111. Tang VW, Brieher WM. 110.  2012. α-Actinin-4/FSGS1 is required for Arp2/3-dependent actin assembly at the adherens junction. J. Cell Biol. 196:115–30 [Google Scholar]
  112. Tojkander S, Gateva G, Schevzov G, Hotulainen P, Naumanen P. 111.  et al. 2011. A molecular pathway for myosin II recruitment to stress fibers. Curr. Biol. 21:539–50 [Google Scholar]
  113. Ujfalusi Z, Kovács M, Nagy NT, Barkó S, Hild G. 112.  et al. 2012. Myosin and tropomyosin stabilize the conformation of formin-nucleated actin filaments. J. Biol. Chem. 287:31894–904 [Google Scholar]
  114. Vallenius T. 113.  2013. Actin stress fibre subtypes in mesenchymal-migrating cells. Open Biol. 3:130001 [Google Scholar]
  115. Van den Dries K, Schwartz SL, Byars J, Meddens MBM, Bolomini-Vittori M. 114.  et al. 2013. Dual-color superresolution microscopy reveals nanoscale organization of mechanosensory podosomes. Mol. Biol. Cell 24:2112–23 [Google Scholar]
  116. Vartiainen MK, Guettler S, Larijani B, Treisman R. 115.  2007. Nuclear actin regulates dynamic subcellular localization and activity of the SRF cofactor MAL. Science 316:1749–52 [Google Scholar]
  117. Vavylonis D, Wu J-Q, Hao S, O'Shaughnessy B, Pollard TD. 116.  2008. Assembly mechanism of the contractile ring for cytokinesis by fission yeast. Science 319:97–100 [Google Scholar]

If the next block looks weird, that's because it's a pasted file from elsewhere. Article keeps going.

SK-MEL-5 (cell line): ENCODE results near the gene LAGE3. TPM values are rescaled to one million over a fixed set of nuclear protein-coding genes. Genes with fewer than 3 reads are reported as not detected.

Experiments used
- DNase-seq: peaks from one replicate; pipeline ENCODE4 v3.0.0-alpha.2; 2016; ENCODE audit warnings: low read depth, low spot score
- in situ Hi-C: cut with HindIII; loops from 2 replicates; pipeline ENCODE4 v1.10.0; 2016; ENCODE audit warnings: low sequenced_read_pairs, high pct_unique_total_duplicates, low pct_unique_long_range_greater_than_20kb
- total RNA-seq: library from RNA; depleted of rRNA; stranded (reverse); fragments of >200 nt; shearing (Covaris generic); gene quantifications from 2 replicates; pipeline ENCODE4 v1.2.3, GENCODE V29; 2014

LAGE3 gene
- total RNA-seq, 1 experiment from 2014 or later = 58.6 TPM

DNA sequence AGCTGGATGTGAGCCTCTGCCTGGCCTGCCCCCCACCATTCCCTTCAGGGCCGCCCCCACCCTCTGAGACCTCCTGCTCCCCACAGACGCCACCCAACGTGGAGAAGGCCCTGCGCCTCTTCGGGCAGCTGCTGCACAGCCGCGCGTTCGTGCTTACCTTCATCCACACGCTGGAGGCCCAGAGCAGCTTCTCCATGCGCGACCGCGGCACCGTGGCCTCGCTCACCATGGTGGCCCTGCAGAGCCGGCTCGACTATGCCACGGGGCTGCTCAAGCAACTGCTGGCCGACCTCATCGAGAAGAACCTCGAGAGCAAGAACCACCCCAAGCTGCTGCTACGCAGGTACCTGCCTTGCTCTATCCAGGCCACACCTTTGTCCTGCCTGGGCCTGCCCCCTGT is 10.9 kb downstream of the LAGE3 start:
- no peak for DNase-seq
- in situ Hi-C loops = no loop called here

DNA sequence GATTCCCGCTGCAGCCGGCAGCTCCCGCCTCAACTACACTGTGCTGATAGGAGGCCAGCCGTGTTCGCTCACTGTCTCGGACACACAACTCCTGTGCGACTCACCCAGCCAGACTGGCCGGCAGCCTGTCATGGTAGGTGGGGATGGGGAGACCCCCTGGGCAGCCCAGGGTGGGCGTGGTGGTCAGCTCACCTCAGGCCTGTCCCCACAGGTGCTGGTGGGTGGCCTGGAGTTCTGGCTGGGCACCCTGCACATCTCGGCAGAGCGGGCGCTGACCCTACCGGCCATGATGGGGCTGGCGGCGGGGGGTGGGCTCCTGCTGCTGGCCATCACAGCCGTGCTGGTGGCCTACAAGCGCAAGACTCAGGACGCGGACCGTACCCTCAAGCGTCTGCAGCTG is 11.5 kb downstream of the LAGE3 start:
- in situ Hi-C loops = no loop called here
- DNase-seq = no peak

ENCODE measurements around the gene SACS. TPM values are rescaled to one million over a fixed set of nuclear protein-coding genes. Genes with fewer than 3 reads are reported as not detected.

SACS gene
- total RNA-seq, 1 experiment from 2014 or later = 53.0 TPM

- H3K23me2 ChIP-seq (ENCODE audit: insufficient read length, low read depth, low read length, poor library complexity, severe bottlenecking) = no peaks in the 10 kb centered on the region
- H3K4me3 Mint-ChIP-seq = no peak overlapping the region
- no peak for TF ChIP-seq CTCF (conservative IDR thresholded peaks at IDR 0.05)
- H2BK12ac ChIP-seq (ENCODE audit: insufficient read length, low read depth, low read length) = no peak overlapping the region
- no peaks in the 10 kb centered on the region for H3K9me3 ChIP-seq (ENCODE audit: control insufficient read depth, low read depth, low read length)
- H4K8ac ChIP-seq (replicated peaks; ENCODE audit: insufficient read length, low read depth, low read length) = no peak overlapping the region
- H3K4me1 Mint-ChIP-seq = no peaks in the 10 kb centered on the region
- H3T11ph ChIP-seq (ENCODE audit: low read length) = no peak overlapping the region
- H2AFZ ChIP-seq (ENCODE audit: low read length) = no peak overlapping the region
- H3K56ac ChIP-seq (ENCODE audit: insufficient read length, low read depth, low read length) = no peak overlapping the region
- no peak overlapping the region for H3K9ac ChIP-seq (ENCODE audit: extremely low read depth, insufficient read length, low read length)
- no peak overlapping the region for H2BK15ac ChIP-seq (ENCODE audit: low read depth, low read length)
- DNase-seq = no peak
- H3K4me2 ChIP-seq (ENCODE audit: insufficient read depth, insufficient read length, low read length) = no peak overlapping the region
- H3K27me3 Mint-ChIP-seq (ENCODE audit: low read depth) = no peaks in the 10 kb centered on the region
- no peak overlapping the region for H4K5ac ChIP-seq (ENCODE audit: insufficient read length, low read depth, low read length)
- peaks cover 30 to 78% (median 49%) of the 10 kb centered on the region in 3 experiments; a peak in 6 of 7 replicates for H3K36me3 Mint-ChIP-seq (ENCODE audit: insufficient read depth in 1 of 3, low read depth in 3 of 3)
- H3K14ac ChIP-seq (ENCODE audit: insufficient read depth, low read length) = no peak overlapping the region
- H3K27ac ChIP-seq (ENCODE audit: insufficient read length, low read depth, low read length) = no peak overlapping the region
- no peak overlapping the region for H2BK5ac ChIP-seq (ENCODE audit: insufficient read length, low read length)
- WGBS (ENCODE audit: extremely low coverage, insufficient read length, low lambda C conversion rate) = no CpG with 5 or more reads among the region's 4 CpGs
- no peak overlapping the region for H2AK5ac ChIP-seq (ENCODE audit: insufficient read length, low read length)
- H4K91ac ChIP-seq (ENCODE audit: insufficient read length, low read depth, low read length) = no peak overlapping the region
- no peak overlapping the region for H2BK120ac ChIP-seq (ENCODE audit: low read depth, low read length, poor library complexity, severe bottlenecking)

118. Verkhovsky AB, Svitkina TM, Borisy GG. 117.  1999. Network contraction model for cell translocation and retrograde flow. Biochem. Soc. Symp. 65:207–22 [Google Scholar]
  119. Verma S, Shewan AM, Scott JA, Helwani FM, den Elzen NR. 118.  et al. 2004. Arp2/3 activity is necessary for efficient formation of E-cadherin adhesive contacts. J. Biol. Chem. 279:34062–70 [Google Scholar]
  120. Versaevel M, Braquenier J-B, Riaz M, Grevesse T, Lantoine J, Gabriele S. 119.  2014. Super-resolution microscopy reveals LINC complex recruitment at nuclear indentation sites. Sci. Rep. 4:7362 [Google Scholar]
  121. Wang K, Ash JF, Singer SJ. 120.  1975. Filamin, a new high-molecular-weight protein found in smooth muscle and non-muscle cells. PNAS 72:4483–86 [Google Scholar]
  122. Wang YL. 121.  1985. Exchange of actin subunits at the leading edge of living fibroblasts: possible role of treadmilling. J. Cell Biol. 101:597–602 [Google Scholar]
  123. Watanabe S, Ando Y, Yasuda S, Hosoya H, Watanabe N. 122.  et al. 2008. mDia2 induces the actin scaffold for the contractile ring and stabilizes its position during cytokinesis in NIH 3T3 cells. Mol. Biol. Cell 19:2328–38 [Google Scholar]
  124. Waterman-Storer CM, Desai A, Bulinski JC, Salmon ED. 123.  1998. Fluorescent speckle microscopy, a method to visualize the dynamics of protein assemblies in living cells. Curr. Biol. 8:1227–30 [Google Scholar]
  125. Welch MD, DePace AH, Verma S, Iwamatsu A, Mitchison TJ. 124.  1997. The human Arp2/3 complex is composed of evolutionarily conserved subunits and is localized to cellular regions of dynamic actin filament assembly. J. Cell Biol. 138:375–84 [Google Scholar]
  126. Welch MD, Iwamatsu A, Mitchison TJ. 125.  1997. Actin polymerization is induced by Arp2/3 protein complex at the surface of Listeria monocytogenes. Nature 385:265–69 [Google Scholar]